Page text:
Highly Skilled And Out Of Work

Caroline Dixon of Southeast Washington had a $65,000-a-year job at a foundation in the District. She quit in April and has been unable to find steady work since. "I need a safety net under my safety net," she says.
Caroline Dixon of Southeast Washington had a $65,000-a-year job at a foundation in the District. She quit in April and has been unable to find steady work since. "I need a safety net under my safety net," she says. (By Dayna Smith For The Washington Post)
By Michael A. Fletcher
Washington Post Staff Writer
Monday, January 21, 2008

An unusually large share of workers have been out a job for more than six months even as overall unemployment has remained low, a little-noted weakness in the labor market that analysts said threatens to intensify the impact of the unfolding economic downturn.

In November, nearly 1.4 million people -- almost one in five of those unemployed -- had been jobless for at least 27 weeks, the juncture when unemployment insurance benefits end for most recipients. That is about twice the level of long-term unemployment before the 2001 recession.

The problem is ensnaring a broader swath of workers than before. Once concentrated among manufacturing workers and those with little work history, education or skills, long-term unemployment is growing most rapidly among white-collar and college-educated workers with long work experience, studies have found, making the problem difficult for policymakers to address even as it grows more urgent.

"What has happened is a polarization of the labor market. It was very strong at the very top and very strong until recently at the bottom," said Lawrence F. Katz, a labor economist at Harvard University. "But in the recent weak recovery, and now recession, demand has been very weak" for jobs in the middle.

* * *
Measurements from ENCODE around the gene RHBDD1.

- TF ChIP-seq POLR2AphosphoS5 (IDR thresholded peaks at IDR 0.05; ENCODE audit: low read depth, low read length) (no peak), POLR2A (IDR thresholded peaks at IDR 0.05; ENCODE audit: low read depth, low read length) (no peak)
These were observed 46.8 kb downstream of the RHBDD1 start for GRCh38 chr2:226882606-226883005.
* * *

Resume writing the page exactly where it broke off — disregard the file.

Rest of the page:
Caroline Dixon never contemplated any of that when she resigned in April after nine months as a program officer with the Spina Bifida Association. She left because the job was "a bad fit," and she said she was confident that the economy was strong and she would soon find work. For a long time, she never stopped in the unemployment office on Naylor Road near her Southeast Washington home.

But as weeks out of work stretched into months, Dixon, 41, became a fixture there. Now she can be found there on weekdays, spending untold hours at the heavily used computer bank checking out potential employers, printing job notices and e-mailing her r¿sum¿. "I jokingly tell people that I'm headed to my office when I'm coming here," she said, without a smile.

With the economy sliding toward a possible recession and the jobless rate having spiked to 5 percent last month, the already high rate of long-term unemployment is likely to grow, as it has during past slowdowns, a prospect that has spawned calls in Congress and on the presidential campaign trail to extend unemployment benefits and expand tax cuts to protect jobs and fuel the economy.

The growth in long-term unemployment has occurred even as displaced workers have taken bigger pay cuts to reenter the job market. A 2004 study found that workers who lost a job in 2001 to 2003 took an average pay cut of 17 percent in their new jobs, more than double the average cut of those displaced in the late 1990s.

"When people are losing good jobs these days, they have a very hard time getting back to the type of job they had before," said Andrew Stettner, deputy director of the National Employment Law Project, an advocacy group that presses for more generous unemployment benefits.

While strong corporate profits, low inflation and record manufacturing output characterized the extended recovery that followed the 2001 recession, some economists call that period of expansion a "CEO's recovery." Real wages were mostly flat, poverty ticked upward and an unusual number of people had a hard time finding work -- a fact masked by relatively low overall unemployment rates.

"This tells you that this has not been as good an economy as the overall unemployment rate would make it seem," said John Schmitt, a senior economist at the Center for Economic and Policy Research. "This dynamic causes anxiety among people even if they still have a job. It is very important to understanding the level of anxiety that the work force feels as a whole."

Dixon estimates that she has sent out more than 100 r¿sum¿s, yielding four interviews. And nobody is talking about paying her anything near the $65,000 she made in her last job. "All of my friends keep telling me, 'You'll get a job,' " Dixon said. "But that's what I thought six months ago, and I still don't have one."

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